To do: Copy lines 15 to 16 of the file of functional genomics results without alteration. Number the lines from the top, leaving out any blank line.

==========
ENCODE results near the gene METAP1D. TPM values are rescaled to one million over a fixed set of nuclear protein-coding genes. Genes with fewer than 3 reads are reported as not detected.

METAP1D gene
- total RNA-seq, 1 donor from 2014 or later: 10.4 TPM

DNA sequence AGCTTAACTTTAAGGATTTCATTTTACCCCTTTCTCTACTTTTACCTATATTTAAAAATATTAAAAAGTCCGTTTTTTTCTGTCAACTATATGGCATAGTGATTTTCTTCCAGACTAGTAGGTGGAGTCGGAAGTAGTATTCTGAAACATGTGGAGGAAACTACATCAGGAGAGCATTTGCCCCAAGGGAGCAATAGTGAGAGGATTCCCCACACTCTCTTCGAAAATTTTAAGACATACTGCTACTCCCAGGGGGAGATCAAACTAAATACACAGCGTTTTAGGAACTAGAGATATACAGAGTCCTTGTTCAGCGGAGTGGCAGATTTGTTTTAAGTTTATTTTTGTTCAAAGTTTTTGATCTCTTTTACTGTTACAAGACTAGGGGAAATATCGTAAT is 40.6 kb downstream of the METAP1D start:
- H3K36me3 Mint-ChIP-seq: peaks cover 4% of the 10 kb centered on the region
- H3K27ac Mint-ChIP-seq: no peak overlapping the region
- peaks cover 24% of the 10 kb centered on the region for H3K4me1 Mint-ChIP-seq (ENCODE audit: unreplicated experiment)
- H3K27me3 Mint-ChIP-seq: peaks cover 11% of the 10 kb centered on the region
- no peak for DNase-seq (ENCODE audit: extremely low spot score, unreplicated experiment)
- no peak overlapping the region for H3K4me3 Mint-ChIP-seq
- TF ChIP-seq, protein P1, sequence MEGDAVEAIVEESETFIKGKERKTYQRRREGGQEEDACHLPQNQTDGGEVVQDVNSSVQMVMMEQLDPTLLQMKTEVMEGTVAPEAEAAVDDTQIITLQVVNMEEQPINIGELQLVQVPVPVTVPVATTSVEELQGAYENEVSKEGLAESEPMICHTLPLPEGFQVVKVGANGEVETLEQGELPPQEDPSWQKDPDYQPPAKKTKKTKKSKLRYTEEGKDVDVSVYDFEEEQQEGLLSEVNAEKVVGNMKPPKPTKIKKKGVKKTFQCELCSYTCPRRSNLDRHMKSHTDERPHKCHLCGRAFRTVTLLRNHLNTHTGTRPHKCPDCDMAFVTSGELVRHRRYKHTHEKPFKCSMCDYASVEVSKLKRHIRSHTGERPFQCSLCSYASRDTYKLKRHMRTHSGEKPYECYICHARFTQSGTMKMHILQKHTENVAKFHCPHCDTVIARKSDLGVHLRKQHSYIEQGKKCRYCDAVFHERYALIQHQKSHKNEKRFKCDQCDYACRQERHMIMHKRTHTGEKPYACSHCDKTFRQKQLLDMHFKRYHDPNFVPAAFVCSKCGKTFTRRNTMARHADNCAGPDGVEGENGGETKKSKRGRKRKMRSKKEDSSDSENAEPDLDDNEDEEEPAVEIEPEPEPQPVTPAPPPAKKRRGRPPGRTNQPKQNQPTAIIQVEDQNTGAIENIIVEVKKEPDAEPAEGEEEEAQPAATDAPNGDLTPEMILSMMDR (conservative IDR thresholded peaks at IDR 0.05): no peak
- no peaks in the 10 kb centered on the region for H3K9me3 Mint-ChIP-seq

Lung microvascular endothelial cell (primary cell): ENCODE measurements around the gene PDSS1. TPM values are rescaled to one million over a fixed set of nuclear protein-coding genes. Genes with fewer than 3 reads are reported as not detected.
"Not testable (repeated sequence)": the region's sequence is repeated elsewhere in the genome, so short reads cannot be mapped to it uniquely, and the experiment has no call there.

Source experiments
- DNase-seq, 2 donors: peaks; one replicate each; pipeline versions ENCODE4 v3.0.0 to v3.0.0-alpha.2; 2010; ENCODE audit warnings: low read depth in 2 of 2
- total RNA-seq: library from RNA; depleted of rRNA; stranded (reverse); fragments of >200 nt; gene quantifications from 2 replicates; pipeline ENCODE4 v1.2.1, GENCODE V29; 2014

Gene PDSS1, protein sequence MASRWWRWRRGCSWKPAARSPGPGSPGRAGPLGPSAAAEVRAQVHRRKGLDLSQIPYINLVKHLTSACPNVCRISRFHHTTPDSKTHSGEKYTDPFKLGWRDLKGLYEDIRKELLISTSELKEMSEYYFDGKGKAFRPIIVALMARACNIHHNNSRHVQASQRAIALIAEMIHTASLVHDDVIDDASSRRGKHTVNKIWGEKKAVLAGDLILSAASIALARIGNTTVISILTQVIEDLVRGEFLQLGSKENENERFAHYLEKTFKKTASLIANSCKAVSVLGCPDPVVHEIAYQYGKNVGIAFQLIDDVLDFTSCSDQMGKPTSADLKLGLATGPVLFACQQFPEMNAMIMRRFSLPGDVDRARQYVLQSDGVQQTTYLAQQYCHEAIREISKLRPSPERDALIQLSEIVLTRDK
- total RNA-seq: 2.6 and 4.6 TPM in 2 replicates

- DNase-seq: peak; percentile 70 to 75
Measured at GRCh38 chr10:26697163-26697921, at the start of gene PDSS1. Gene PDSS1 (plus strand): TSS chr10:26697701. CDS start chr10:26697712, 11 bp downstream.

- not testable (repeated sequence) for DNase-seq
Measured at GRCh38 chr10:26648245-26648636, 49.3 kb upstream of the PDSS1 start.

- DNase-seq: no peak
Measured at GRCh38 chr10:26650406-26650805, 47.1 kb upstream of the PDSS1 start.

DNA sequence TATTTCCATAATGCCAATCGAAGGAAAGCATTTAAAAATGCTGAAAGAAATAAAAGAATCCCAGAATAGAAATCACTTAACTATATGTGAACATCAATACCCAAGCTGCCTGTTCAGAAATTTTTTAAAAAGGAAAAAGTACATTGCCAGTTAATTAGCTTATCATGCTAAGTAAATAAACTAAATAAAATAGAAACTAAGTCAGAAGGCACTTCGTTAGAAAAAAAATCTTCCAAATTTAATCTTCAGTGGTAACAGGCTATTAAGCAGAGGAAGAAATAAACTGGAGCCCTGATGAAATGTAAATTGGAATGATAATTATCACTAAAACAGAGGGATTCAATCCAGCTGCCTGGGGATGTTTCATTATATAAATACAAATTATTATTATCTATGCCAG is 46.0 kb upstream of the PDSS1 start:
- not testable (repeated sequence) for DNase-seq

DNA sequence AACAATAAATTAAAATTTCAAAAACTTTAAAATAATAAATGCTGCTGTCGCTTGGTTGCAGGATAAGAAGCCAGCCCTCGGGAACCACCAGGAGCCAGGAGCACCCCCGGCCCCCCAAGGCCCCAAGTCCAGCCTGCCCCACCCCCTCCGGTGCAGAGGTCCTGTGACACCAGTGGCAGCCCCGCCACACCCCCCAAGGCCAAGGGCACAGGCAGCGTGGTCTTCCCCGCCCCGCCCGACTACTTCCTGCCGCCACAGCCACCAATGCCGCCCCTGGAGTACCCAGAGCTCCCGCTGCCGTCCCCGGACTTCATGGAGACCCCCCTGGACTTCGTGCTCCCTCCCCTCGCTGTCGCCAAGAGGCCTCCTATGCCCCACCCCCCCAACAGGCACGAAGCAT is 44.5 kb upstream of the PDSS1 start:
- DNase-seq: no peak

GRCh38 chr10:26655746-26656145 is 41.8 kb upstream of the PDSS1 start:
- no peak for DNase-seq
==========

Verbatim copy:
Source experiments
- DNase-seq, 2 donors: peaks; one replicate each; pipeline versions ENCODE4 v3.0.0 to v3.0.0-alpha.2; 2010; ENCODE audit warnings: low read depth in 2 of 2